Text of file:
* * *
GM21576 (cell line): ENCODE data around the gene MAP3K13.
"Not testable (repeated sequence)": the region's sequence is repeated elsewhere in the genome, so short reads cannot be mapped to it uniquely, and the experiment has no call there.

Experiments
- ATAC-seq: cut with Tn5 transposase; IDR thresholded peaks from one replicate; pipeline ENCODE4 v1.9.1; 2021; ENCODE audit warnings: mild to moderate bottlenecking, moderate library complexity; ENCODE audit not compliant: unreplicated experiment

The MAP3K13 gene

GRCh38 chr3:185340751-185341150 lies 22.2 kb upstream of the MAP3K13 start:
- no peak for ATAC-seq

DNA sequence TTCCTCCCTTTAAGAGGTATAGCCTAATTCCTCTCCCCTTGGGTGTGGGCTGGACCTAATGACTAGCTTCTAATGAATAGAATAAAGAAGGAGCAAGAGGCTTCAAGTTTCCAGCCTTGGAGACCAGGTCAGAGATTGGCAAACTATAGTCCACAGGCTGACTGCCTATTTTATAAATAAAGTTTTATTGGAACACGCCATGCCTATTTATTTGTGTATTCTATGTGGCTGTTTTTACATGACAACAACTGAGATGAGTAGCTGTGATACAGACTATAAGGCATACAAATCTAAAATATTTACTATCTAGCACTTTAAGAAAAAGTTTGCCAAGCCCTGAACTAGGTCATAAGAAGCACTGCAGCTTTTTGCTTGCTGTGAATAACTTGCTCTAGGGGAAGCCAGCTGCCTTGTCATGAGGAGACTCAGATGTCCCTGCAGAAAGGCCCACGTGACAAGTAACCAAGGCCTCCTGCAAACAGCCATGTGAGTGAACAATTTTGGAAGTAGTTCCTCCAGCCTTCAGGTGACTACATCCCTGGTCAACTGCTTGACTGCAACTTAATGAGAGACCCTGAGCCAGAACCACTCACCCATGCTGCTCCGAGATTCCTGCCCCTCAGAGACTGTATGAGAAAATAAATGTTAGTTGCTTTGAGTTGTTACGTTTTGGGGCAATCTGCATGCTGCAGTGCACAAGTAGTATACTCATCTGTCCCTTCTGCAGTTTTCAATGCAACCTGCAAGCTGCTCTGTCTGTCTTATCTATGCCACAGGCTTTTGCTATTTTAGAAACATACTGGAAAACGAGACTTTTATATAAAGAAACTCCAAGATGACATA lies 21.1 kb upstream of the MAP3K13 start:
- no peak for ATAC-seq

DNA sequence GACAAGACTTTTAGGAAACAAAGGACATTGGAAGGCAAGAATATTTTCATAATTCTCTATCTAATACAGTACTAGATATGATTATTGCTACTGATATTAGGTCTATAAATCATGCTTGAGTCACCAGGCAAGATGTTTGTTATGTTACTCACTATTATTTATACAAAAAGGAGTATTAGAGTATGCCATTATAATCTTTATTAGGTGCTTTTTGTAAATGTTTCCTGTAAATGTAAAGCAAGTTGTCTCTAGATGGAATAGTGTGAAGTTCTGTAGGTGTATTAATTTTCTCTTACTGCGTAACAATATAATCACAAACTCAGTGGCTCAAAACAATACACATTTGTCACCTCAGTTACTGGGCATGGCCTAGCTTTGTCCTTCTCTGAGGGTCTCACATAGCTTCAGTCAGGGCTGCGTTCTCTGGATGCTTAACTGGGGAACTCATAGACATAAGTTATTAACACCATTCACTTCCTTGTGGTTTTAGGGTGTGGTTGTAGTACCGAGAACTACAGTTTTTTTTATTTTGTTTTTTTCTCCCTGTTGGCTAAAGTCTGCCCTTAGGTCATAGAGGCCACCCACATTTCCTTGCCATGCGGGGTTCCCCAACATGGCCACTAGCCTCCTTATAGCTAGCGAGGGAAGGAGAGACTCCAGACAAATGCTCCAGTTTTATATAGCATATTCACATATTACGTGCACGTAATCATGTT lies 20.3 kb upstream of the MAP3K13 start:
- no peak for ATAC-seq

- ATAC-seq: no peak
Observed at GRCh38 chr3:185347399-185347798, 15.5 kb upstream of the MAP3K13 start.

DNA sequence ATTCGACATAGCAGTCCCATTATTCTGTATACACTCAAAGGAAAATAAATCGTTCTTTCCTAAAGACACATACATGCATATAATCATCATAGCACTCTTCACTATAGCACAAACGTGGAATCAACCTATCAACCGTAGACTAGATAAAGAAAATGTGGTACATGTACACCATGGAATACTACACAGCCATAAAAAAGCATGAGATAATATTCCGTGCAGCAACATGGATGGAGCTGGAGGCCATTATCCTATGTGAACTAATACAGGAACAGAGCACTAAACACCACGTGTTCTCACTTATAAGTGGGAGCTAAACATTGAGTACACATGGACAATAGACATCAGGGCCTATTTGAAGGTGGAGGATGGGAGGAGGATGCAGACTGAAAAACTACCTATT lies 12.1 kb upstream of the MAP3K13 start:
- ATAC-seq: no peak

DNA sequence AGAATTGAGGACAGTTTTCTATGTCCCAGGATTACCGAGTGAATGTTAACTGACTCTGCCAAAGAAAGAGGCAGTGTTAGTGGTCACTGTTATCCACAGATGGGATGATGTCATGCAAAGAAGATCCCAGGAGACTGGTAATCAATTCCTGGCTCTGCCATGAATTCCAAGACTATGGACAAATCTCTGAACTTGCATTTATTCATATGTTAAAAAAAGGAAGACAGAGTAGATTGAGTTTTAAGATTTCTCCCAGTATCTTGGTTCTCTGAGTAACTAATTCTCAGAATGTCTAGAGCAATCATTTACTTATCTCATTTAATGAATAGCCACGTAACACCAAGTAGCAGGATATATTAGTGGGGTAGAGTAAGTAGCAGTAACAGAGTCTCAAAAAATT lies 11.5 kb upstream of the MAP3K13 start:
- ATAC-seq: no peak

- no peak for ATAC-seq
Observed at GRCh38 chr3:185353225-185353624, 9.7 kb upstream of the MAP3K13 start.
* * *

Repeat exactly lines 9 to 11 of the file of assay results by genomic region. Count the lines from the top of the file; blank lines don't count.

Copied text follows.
- no peak for ATAC-seq

DNA sequence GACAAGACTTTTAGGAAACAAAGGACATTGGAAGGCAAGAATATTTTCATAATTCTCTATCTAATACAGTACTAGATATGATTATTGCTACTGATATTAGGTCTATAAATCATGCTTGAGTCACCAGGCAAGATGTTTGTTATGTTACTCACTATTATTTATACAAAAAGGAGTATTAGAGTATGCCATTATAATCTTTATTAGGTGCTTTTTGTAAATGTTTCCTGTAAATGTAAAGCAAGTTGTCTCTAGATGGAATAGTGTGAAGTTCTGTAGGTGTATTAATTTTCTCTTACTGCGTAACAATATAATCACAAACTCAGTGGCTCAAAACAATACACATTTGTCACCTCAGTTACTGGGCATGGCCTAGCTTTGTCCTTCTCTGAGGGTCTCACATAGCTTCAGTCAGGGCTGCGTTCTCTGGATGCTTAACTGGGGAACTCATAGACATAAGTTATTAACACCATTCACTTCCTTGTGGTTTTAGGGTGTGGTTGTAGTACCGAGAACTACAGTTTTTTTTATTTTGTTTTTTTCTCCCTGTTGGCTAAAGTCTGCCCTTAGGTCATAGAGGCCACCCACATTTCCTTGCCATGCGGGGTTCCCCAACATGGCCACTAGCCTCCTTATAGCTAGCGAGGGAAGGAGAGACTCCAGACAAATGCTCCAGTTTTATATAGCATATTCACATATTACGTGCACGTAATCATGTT lies 20.3 kb upstream of the MAP3K13 start:
- no peak for ATAC-seq